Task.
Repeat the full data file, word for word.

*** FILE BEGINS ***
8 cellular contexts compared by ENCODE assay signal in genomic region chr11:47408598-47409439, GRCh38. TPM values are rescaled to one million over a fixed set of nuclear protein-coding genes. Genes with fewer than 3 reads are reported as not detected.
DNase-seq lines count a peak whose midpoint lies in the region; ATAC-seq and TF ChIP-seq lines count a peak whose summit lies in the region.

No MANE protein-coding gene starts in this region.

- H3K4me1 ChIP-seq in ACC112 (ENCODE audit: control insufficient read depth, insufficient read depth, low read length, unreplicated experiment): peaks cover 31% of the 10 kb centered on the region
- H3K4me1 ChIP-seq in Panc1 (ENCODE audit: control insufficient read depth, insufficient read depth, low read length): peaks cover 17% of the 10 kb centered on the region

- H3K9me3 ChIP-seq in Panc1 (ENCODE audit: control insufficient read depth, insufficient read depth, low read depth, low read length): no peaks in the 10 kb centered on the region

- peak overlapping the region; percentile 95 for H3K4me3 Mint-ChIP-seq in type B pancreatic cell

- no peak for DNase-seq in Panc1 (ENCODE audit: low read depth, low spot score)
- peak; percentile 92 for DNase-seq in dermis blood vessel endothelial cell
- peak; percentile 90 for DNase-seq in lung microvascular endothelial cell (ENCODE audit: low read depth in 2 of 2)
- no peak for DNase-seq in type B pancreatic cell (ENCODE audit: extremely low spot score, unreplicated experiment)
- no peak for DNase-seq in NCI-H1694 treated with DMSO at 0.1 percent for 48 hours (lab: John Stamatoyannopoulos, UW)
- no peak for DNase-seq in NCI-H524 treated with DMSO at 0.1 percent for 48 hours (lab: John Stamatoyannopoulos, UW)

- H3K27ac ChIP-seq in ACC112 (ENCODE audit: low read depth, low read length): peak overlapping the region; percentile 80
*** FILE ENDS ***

8 cellular contexts compared by ENCODE assay signal in genomic region chr11:47408598-47409439, GRCh38. TPM values are rescaled to one million over a fixed set of nuclear protein-coding genes. Genes with fewer than 3 reads are reported as not detected.
DNase-seq lines count a peak whose midpoint lies in the region; ATAC-seq and TF ChIP-seq lines count a peak whose summit lies in the region.

No MANE protein-coding gene starts in this region.

- H3K4me1 ChIP-seq in ACC112 (ENCODE audit: control insufficient read depth, insufficient read depth, low read length, unreplicated experiment): peaks cover 31% of the 10 kb centered on the region
- H3K4me1 ChIP-seq in Panc1 (ENCODE audit: control insufficient read depth, insufficient read depth, low read length): peaks cover 17% of the 10 kb centered on the region

- H3K9me3 ChIP-seq in Panc1 (ENCODE audit: control insufficient read depth, insufficient read depth, low read depth, low read length): no peaks in the 10 kb centered on the region

- peak overlapping the region; percentile 95 for H3K4me3 Mint-ChIP-seq in type B pancreatic cell

- no peak for DNase-seq in Panc1 (ENCODE audit: low read depth, low spot score)
- peak; percentile 92 for DNase-seq in dermis blood vessel endothelial cell
- peak; percentile 90 for DNase-seq in lung microvascular endothelial cell (ENCODE audit: low read depth in 2 of 2)
- no peak for DNase-seq in type B pancreatic cell (ENCODE audit: extremely low spot score, unreplicated experiment)
- no peak for DNase-seq in NCI-H1694 treated with DMSO at 0.1 percent for 48 hours (lab: John Stamatoyannopoulos, UW)
- no peak for DNase-seq in NCI-H524 treated with DMSO at 0.1 percent for 48 hours (lab: John Stamatoyannopoulos, UW)

- H3K27ac ChIP-seq in ACC112 (ENCODE audit: low read depth, low read length): peak overlapping the region; percentile 80